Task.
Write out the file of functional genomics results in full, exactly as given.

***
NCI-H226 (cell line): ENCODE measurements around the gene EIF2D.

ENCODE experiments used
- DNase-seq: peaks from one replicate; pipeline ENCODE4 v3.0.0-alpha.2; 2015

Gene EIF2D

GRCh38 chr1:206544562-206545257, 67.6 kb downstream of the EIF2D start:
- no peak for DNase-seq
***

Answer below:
NCI-H226 (cell line): ENCODE measurements around the gene EIF2D.

ENCODE experiments used
- DNase-seq: peaks from one replicate; pipeline ENCODE4 v3.0.0-alpha.2; 2015

Gene EIF2D

GRCh38 chr1:206544562-206545257, 67.6 kb downstream of the EIF2D start:
- no peak for DNase-seq